Then there are the heart health measurements. The Body Comp will display your heart rate, give you a vascular age and measure your pulse wave velocity, which is a measure of arterial stiffness.
The final key measurement is nerve health. The Body Comp takes a reading from the sweat glands in your feet to determine the state of your nerve health. Like the heart health measurements, if you’re basically okay in this area, it won’t tell you much.
However, if you’re among the 6% of the UK population or 11% of the US population who have diabetes, this is a useful measurement to keep an eye on. Diabetics and people with some autoimmune conditions can get an early warning of nerve problems they’re more likely to face by using this scale.
Overall, Withings tends to err on the side of providing more data than most people need. But this is a nice-to-have problem.
Withings also rounds up your measurements to give you an overall health improvement score. It’s really hard to say how meaningful this is, but people trying to take better care of themselves might find it encouraging to see this number rise with their efforts.
Weigh-in information can go to the wrong account
High-quality hardware aside, one of the key differences between a Withings scale and a budget rival is the high-quality app experience.
If you’re going to pay more for a scale, this is one of the chief reasons to do so. The app is well laid out, with a homepage showing your latest measurements, which, when you click on them, show trend graphs.
All the information is easy to read and understand and there are plenty of explainers under each category. Under weight, you’ll find articles on how to get the most accurate weight reading, what a healthy weight is, the thyroid and weight gain, weight loss plateaus and more. Following, for example, is some of the information the app provides on pulse wave velocity.
This is not the kind of thing you’ll get on a budget scale, which is likely to take a more bare bones approach, with basic charts and no information to help you interpret results – not that pulse wave velocity is offered as a measurement by any other brands.
You can also join Withings+ service via the app. You’ll get a three-month free trial to see if it interests you, and after that it’ll cost you $/£/€9.95 per month or $/£/€99.50 per year. What you get for this is a bit more structure to your health journey. You can join six-week modules that’ll give you training and goals in aspects of nutrition, heart health, activity and sleep management.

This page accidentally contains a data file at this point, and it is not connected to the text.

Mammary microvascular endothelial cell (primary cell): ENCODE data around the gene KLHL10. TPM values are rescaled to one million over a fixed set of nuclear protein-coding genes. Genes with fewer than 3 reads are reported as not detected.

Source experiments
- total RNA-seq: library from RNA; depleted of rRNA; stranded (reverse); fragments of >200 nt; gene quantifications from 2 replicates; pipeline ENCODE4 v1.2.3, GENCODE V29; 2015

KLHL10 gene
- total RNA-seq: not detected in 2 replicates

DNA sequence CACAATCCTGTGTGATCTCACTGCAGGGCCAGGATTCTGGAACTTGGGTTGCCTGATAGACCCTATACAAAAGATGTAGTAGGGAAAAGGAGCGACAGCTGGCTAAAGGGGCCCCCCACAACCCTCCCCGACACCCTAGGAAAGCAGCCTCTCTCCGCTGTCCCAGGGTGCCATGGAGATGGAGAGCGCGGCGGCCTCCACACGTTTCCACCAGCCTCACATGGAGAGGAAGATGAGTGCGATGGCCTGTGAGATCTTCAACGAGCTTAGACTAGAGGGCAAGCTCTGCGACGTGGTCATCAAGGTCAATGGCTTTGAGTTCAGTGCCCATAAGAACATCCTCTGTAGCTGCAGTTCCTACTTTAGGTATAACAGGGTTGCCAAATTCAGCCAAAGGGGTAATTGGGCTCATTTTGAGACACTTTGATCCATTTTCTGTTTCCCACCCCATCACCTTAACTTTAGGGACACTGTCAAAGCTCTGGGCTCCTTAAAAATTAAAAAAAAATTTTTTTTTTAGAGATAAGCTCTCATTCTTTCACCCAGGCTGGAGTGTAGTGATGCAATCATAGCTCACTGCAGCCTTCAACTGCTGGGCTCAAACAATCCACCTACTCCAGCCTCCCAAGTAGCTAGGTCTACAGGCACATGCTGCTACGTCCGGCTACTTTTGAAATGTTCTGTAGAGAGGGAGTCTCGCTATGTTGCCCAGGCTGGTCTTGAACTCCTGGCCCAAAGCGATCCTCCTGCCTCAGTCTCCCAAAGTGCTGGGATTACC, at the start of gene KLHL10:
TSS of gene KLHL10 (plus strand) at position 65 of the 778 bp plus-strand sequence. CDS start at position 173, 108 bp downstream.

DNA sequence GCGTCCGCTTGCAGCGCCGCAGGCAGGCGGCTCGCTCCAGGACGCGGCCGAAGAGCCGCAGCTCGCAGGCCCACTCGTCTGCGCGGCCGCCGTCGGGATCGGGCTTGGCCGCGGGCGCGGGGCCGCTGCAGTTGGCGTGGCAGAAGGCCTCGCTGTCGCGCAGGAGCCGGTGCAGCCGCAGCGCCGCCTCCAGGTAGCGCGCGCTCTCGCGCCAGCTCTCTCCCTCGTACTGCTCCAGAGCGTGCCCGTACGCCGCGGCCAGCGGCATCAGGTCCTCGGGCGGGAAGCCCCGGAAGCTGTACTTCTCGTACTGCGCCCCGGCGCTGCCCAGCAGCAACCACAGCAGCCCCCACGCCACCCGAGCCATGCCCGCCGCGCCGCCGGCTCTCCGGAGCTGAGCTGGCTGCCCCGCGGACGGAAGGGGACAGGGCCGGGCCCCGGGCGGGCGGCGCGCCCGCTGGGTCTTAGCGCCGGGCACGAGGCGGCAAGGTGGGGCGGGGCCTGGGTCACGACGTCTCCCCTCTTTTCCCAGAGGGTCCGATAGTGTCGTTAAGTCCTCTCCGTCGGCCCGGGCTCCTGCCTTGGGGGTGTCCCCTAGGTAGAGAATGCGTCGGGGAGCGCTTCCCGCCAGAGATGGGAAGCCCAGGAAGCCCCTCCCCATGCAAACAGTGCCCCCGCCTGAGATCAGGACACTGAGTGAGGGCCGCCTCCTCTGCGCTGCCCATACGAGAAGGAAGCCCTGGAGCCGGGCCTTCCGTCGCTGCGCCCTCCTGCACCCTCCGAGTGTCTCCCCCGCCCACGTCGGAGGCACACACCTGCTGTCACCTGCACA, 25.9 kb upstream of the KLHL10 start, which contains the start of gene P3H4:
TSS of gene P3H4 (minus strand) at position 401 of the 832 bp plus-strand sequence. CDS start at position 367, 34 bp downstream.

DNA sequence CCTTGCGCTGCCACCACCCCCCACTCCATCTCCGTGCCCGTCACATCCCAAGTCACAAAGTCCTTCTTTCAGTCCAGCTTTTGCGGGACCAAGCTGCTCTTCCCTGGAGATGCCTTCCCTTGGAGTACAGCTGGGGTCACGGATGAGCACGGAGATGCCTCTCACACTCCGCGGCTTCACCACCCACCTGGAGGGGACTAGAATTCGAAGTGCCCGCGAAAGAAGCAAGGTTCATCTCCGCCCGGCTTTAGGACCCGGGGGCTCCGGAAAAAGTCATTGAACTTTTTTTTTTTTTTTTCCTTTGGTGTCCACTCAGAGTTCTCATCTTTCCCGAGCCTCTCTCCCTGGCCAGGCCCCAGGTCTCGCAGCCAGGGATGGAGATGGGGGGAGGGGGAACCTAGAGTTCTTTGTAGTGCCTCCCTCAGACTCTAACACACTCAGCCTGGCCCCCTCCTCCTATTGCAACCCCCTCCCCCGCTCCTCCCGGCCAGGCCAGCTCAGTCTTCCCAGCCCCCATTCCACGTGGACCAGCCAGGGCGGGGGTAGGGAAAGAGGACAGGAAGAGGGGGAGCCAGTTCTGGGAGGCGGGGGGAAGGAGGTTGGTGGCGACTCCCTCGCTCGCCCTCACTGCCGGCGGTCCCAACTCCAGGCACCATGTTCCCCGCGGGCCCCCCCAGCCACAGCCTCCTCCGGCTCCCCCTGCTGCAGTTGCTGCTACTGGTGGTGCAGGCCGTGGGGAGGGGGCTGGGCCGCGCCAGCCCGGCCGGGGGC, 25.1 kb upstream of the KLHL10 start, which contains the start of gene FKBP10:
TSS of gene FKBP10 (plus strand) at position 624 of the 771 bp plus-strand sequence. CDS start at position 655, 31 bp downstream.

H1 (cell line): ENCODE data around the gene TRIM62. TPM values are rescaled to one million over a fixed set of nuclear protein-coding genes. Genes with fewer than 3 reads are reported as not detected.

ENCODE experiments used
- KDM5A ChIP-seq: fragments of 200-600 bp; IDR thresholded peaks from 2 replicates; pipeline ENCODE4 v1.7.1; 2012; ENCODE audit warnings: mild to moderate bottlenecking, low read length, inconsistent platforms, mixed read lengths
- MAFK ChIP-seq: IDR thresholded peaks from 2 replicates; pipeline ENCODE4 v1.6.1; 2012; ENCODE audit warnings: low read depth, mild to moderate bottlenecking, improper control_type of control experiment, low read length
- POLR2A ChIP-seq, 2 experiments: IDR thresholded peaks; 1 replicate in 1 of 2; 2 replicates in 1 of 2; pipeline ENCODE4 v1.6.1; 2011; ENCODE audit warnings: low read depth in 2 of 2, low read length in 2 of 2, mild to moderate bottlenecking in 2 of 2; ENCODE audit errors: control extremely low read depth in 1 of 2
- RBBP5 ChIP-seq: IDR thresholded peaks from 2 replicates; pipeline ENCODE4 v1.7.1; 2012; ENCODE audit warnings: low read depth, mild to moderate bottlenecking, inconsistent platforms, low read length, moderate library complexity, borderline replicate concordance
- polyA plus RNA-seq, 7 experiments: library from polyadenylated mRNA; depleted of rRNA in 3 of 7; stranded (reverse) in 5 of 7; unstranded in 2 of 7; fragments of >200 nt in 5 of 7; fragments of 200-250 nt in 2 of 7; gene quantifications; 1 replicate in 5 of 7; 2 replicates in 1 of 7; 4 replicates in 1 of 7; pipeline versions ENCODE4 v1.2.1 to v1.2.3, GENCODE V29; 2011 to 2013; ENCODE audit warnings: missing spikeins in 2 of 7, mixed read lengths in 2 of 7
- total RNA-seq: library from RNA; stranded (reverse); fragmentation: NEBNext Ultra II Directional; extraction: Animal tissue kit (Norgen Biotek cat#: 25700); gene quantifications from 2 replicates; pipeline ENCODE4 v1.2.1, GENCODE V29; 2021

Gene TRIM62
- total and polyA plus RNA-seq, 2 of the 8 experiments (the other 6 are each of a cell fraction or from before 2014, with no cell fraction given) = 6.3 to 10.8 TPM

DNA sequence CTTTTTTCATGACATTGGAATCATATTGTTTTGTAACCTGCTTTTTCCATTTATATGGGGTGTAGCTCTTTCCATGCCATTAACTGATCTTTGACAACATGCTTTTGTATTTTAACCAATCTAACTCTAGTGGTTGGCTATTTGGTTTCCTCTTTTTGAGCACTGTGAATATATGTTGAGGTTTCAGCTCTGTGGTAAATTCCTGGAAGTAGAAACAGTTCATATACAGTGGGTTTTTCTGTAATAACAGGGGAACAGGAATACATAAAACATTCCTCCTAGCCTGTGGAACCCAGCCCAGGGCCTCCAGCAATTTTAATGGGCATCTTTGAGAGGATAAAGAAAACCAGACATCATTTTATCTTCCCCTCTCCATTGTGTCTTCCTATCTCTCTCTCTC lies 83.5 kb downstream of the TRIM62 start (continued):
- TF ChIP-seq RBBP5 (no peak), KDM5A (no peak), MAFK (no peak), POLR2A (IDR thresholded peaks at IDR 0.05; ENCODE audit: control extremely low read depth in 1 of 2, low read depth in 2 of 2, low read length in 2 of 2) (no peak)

Other profiles are easy to set up. However, there was one annoyance during testing, which was that weigh-in information was repeatedly sent to the wrong account. This is only likely to be a problem if you have two users with a similar weight.
Price and availability
At $199.95/£189.95, the Body Comp is one of the more expensive smart scales around. There is certainly no need to spend this much if you just want the basics, with reliable smart scales available for around $/£30. You can browse our round-up of the best smart scales we’ve tested for some options.
However, if you have a Withings tracker, or you’re looking for a better app experience than a budget scale can provide, a Withings scale is a good option. But you’ll need to decide which model is right for you. We’d recommend the Body Comp for anyone who wants a full range of fitness measurements plus some heart and nerve focused health monitoring.
If you want more in-depth heart rate tracking, we’d suggest the Body Scan (UK, £349.95; US users will have to wait for its launch). It also has the benefit of giving segmental body composition analysis, so instead of getting fat and muscle mass information, you’ll get much more accurate information on the fat and muscle makeup of your arms, legs and torso – as well as how that measures up to Withings’ users overall. You can read our review of the Body Scan to find out more.
If you just want a fitness-focused device, the Body Smart, at around half the price of the Body Comp ($99.95 in the US; £99.95 in the UK, although UK users will have a join a pre-launch waiting list) will suit your needs. It delivers all the same metrics as the Comp – minus vascular age and nerve health information.
This is, quite simply, an excellent smart scale that delivers a superior experience across its hardware and app. Our only issue in testing came when weigh-in information was delivered to the wrong account – but this is an issue for all Wi-Fi scales with users who share similar weights.
You don’t need to spend this much, but a Withings smart scale is the quality gold standard and the Body Comp is an all-round great model. Buy it if you are looking for a comprehensive fitness scale that delivers some added health information on top.
To see how the Body Comp stacks up against its rivals and for more smart scale recommendations, read our best smart scales round-up.